Greenland melting tied to shrinking Arctic sea ice

Greenland melting tied to shrinking Arctic sea ice

Greenland melting tied to shrinking Arctic sea ice

Shrinking Arctic sea ice during summers enhances the flow of warm, moist air over Greenland, increasing the extreme heat events and surface ice melting, a new study has found.

The dramatic trends of vanishing Arctic sea ice, dogged weather systems over Greenland, far-flung surface ice melting on the massive island, and global sea-level rise are linked, according to researchers, including Jennifer Francis from Rutgers University in US.

During Greenland summers, melting Arctic sea ice favours stronger and more frequent "blocking-high" pressure systems, which spin clockwise, stay largely in place and can block cold, dry Canadian air from reaching the island.

The highs tend to enhance the flow of warm, moist air over Greenland, contributing to increased extreme heat events and surface ice melting, according to the study.

That, in turn, fuels sea-level rise, said Francis, who called rising seas a "monstrous" issue for coastal communities around the world.

The increased melting on the Greenland ice sheet in recent years may also be linked to cooler-than-normal ocean temperatures south of the island, slowing ocean circulation.

The study tapped computer models and measurements in the field.

"I think this study does a good job of pinning down the fact that the Arctic sea ice is disappearing for a whole bunch of reasons - and that is causing the surface of Greenland's melt area to increase," Francis said.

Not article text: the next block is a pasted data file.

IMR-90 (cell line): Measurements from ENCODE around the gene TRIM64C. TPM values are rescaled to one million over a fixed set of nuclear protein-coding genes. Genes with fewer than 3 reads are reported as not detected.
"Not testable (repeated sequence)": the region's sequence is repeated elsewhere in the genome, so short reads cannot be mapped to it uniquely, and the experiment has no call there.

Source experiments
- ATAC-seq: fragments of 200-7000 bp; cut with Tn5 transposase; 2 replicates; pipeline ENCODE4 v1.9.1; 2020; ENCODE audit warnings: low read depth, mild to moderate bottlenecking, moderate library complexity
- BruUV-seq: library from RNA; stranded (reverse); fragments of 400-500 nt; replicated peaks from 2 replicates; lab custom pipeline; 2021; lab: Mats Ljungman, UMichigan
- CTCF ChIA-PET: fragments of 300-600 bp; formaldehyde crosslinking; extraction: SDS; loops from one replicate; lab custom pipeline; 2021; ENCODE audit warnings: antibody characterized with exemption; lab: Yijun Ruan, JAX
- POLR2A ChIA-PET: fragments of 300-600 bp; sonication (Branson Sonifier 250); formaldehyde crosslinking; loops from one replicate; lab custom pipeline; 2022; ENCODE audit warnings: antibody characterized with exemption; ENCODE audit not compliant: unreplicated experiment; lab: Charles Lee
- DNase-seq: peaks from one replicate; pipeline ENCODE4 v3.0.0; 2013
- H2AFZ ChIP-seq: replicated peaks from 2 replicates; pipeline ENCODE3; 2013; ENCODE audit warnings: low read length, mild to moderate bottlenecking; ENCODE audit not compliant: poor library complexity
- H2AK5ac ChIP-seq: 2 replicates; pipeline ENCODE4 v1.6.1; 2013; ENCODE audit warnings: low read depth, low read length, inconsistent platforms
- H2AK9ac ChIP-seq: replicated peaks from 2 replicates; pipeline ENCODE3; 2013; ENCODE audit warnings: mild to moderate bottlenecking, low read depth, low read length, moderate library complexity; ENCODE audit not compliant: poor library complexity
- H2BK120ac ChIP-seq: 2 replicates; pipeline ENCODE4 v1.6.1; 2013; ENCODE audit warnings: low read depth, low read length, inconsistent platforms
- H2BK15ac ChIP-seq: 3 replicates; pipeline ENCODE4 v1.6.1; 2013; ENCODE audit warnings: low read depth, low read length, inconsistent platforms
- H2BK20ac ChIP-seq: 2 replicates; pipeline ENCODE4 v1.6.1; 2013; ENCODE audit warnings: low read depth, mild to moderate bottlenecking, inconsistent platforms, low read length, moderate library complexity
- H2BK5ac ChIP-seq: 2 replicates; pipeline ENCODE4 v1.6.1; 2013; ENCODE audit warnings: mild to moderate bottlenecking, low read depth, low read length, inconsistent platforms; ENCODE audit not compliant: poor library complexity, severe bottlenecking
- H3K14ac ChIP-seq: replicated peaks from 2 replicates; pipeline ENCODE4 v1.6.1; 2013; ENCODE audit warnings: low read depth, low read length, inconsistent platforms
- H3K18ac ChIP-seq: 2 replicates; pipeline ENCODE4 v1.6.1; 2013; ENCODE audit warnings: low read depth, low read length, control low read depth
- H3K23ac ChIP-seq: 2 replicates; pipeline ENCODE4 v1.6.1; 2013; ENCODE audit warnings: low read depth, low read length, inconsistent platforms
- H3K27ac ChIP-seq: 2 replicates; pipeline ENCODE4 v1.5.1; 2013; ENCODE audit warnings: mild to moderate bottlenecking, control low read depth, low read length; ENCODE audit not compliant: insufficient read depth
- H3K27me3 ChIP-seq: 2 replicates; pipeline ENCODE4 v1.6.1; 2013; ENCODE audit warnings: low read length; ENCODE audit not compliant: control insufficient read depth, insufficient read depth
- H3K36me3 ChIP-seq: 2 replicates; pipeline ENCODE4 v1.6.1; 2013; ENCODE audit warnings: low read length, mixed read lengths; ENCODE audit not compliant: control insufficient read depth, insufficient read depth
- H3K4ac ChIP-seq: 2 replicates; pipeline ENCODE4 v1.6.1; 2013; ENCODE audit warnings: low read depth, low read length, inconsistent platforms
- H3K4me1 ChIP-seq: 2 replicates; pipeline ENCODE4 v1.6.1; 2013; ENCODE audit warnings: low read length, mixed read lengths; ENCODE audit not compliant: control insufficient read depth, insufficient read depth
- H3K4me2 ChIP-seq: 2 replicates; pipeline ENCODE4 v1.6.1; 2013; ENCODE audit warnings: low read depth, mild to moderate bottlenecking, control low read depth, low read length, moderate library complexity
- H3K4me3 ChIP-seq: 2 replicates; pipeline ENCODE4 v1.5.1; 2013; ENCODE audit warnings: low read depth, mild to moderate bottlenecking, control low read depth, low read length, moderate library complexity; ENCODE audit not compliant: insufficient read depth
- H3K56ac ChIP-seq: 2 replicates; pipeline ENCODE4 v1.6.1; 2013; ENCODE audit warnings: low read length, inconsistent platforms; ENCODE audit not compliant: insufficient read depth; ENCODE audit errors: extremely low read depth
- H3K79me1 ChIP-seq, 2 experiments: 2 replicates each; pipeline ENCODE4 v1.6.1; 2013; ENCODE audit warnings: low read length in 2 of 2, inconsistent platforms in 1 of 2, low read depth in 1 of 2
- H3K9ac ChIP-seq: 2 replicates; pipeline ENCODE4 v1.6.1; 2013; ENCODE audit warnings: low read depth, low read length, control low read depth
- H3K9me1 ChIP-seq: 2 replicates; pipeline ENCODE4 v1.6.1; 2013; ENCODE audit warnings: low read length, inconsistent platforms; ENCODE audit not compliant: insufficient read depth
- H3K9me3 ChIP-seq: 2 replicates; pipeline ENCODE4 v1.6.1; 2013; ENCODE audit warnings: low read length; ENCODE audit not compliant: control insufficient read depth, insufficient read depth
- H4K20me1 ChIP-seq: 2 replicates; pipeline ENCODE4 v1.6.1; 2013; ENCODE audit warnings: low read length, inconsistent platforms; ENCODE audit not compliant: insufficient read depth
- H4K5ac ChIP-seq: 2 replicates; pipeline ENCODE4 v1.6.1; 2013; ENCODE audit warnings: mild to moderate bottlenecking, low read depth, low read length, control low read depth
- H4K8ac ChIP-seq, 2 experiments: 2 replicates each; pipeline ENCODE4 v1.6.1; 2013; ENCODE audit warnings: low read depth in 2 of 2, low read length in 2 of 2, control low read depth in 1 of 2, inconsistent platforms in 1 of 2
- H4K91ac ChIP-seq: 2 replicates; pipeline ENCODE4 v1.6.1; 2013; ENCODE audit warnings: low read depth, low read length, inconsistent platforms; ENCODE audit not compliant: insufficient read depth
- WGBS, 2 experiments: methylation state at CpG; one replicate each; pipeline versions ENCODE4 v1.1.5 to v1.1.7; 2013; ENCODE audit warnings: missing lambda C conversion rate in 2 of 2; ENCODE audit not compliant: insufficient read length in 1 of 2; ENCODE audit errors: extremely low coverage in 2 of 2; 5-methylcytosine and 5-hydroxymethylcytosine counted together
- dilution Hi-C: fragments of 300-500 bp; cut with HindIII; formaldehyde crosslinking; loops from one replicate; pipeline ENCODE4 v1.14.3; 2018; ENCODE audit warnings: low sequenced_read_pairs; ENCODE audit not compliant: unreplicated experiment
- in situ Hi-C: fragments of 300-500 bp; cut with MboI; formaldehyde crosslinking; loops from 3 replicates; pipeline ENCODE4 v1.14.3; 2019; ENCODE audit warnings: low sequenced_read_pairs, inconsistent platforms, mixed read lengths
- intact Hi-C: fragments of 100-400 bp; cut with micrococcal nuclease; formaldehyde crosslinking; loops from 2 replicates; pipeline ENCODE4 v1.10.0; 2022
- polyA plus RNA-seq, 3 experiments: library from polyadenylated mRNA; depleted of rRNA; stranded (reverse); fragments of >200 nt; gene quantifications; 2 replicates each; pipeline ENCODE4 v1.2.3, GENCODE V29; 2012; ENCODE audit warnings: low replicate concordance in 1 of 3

The Greenland ice sheet holds an enormous volume of frozen water, and the global sea level would rise about 20 to 23 feet if it all melted, the study noted.

Surface melting of the ice sheet has increased dramatically since the relative stability and modest snow accumulation in the 1970s, researchers said.

Since 2009, most of the increased rate of Greenland ice loss has stemmed from greater surface melting, heightening concerns that sea level-rise could accelerate beyond most projections and boost threat levels for coastal communities, according to the study.

According to Francis, blocking-high pressure systems over Greenland usually form when a lot of warm air is in the Arctic.

So far this year, it has been extremely warm and Arctic sea ice has been at record low levels for this time of year.

The Arctic warmth tends to weaken the jet stream, which typically flows west to east, allowing it to meander more to the north and south, Francis said.

The jet stream can take "such a big northward swing that it actually kind of breaks off and forms a closed circulation," she said.

Blocking highs tend to be persistent and are hard to forecast, she added.

Both transport a lot of heat, moisture and clouds over the Greenland ice sheet, leading to more melting.

The study was published in the Journal of Climate.

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